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S3 The uk’s largest severe asthma multidisciplinary team meeting; experience from the first 18 months
  1. D Ryan1,
  2. R Niven1,
  3. H Burhan2,
  4. J Corless3,
  5. S Diver1,
  6. S Fowler1,
  7. D Menzies4,
  8. R O’Driscoll5,
  9. S Scott6,
  10. N Sehgal7,
  11. A Vyas8,
  12. D Allen7,
  13. J Blakey9,
  14. B Kane1
  1. 1University Hospital of South Manchester NHS Foundation Trust, Manchester, UK
  2. 2Royal Liverpool and Broadgreen University Hospitals NHS Trust, Liverpool, UK
  3. 3Wirral University Teaching Hospital NHS Foundation Trust, Wirral, UK
  4. 4Glan Clwyd Hospital, Rhyl, UK
  5. 5Salford Royal NHS Foundation Trust, Salford, UK
  6. 6Countess of Chester NHS Foundation Trust, Chester, UK
  7. 7Pennine Acute Hospitals NHS Trust, Manchester, UK
  8. 8Lancashire Teaching Hospitals NHS Foundation Trust, Preston, UK
  9. 9Aintree University Hospital NHS Foundation Trust, Liverpool, UK


Background Severe asthma comprises 5% of all asthma, but over 50% of the asthma healthcare burden. With multi-disciplinary team (MDT) working there is potential to improve patient outcomes and reduce healthcare costs. In 2013 NHS England produced service specifications for severe asthma aiming to develop a limited number of high volume specialist centres. In the North West we have developed a networked approach to specialised severe asthma services; the first Operation Delivery Network for a chronic disease. Representatives from 11 NHS Trusts and a central hub undertake a monthly virtual MDT meeting, with physicians, nurses, physiotherapists, clinical psychologists, speech and language therapists, allergists, pathologists and radiologists represented. All patients being considered for specialised treatments undergo MDT discussion for consensus approval of treatment.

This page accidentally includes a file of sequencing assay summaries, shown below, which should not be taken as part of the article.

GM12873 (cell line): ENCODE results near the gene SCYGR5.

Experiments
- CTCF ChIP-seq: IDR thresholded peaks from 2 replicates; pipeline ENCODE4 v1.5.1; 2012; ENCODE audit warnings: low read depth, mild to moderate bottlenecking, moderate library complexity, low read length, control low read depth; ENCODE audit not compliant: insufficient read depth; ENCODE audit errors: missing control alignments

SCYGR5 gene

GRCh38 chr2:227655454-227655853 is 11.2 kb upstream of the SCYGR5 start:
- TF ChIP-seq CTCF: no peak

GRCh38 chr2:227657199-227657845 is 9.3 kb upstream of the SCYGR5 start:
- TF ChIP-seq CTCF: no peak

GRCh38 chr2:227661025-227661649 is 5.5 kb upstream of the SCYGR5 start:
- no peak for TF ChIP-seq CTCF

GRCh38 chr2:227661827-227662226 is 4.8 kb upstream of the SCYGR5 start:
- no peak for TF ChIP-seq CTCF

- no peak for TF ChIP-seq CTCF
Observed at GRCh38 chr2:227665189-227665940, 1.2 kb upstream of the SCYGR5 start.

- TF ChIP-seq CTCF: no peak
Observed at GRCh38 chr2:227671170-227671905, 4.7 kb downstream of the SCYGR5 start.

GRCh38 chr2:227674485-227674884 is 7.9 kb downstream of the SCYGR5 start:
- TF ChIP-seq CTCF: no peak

Aim To summarise the experience and case-mix encountered during the first 18 months of operation of our regional virtual severe asthma MDT

Methods We reviewed all cases discussed at the MDT between January 2015 and June 2016. Cases were submitted online via accounts, and data entered into a central database managed by two MDT coordinators for MDT discussion.

Results During this period 17 meetings were held, with 208 case-submissions representing 185 patients, mean (SD) 12 (7) discussions per meeting. Indications for case submission included proposals for use of omalizumab, bronchial thermoplasty (BT), and steroid-sparing therapies, and for the discussion of patients with complex clinical issues, often managed across multiple sites. Omalizumab was approved in 81% of cases submitted, and BT in 39%, with more of the latter requiring multiple discussions (30% versus 2%) The most common reasons for non-approval of omalizumab were insufficient steroid requirement, poor adherence, and lack of allergy to a perennial allergen. Thermoplasty was not approved or listed for re-discussion for a variety of reasons, including 10 (43%) that required further investigation.

Conclusion We describe our early experience of a multi-site virtual severe asthma MDT meeting facilitating expert care across a wide geographical area. This ensures governance in the use of novel and expensive severe asthma therapies, strengthens regional collaborations and ultimately aims to provide better patient care.

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